That’s the kind of Savior we go to with our concerns.  We pray to God in his name.  He cares, and he has the power to fix them, no matter how impossible they seem.

So what are you running out of?  Okay, maybe it’s not wine.  But it could be money, or a another resource.  It could be time.   I confess that, lately, I’ve been running out of hope.

Several months ago, I put a situation on my prayer list that had been stuck for years.  For awhile, it got even more stuck.  But then one event occurred that was exactly what was needed to shake things up.  This led to more actions that really got the situation turned around. It has been amazing. The changes are still in progress, but, I’m telling you, it’s a true miracle!

Don’t think twice about taking your depleted situation to Jesus.  He loves you deeply!  You can ask, and his heart will be moved.  You won’t be inconveniencing him.  It’s not too small a request.  And if it’s in the scheme of God’s good will, Jesus won’t hold back. He’ll totally fix it.

Last night at our midweek house church, we ate fresh peach cobbler with ice cream, made from peaches I picked from my tree.  We didn’t study the Bible this time.  We just sat, and were close  and shared our lives with one another.  I felt such an atmosphere of love.

And I knew that this was a thumbnail of the warmth that Jesus has towards us — such a deep, encompassing, nurturing love.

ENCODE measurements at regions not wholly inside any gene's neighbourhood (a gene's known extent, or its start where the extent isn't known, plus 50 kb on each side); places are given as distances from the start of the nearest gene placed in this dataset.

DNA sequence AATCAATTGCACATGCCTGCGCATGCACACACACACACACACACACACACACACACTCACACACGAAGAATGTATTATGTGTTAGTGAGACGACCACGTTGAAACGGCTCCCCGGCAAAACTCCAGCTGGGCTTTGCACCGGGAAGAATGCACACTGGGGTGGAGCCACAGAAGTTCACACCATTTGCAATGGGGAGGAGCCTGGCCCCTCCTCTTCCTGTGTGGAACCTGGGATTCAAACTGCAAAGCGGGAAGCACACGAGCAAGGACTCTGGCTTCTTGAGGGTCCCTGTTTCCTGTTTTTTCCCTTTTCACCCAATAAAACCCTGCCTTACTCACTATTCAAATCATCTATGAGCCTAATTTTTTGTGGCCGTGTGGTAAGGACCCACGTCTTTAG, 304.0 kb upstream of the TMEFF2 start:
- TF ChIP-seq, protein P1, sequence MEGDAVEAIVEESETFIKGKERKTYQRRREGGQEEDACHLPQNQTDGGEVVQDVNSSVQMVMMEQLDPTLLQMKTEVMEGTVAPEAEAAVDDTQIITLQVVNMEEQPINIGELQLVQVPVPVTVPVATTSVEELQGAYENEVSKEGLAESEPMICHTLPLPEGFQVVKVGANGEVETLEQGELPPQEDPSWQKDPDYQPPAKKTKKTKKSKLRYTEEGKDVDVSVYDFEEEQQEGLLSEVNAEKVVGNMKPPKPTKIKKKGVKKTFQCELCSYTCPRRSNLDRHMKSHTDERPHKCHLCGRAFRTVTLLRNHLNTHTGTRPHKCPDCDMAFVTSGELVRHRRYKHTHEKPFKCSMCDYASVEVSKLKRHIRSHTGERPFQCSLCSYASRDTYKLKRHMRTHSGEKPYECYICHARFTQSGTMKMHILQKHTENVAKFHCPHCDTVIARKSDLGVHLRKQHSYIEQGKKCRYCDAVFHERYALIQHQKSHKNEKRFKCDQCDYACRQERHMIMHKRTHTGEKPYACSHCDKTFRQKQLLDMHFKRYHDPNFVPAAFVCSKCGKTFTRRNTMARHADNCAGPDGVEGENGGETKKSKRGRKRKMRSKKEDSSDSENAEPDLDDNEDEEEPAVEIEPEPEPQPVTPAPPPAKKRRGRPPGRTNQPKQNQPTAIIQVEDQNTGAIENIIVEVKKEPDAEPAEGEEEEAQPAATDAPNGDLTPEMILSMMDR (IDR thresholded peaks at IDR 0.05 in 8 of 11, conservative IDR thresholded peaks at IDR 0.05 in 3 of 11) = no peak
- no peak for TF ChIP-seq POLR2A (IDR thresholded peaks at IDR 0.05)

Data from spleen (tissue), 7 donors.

When I think of it like that, I’m like, this is how we’re walking around in life.  We’re cushioned by love.  It’s natural to share our heart and requests with Jesus, and know that they will resonate with him and be honored.

Mary knew that was her reality.  Let’s remember that it’s ours as well.

 

 

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Seeing the Glory

“Rabbi,” Nathanael answered, “You are the Son of God! You are the King of Israel!”

Jesus said to him, “Do you believe just because I told you I saw you under the fig tree? You will see greater things than these.” Then He declared, “Truly, truly, I tell you, you will see heaven open and the angels of God ascending and descending on the Son of Man.”  John 1:49-51

It seems like I’ve been praying like never before this week.  So many of my friends are going through really tough challenges — marriage difficulties, the death of a family member, a crisis regarding a loved one, impossible situations at work.

I have a little prayer box, and I keep putting more things in it.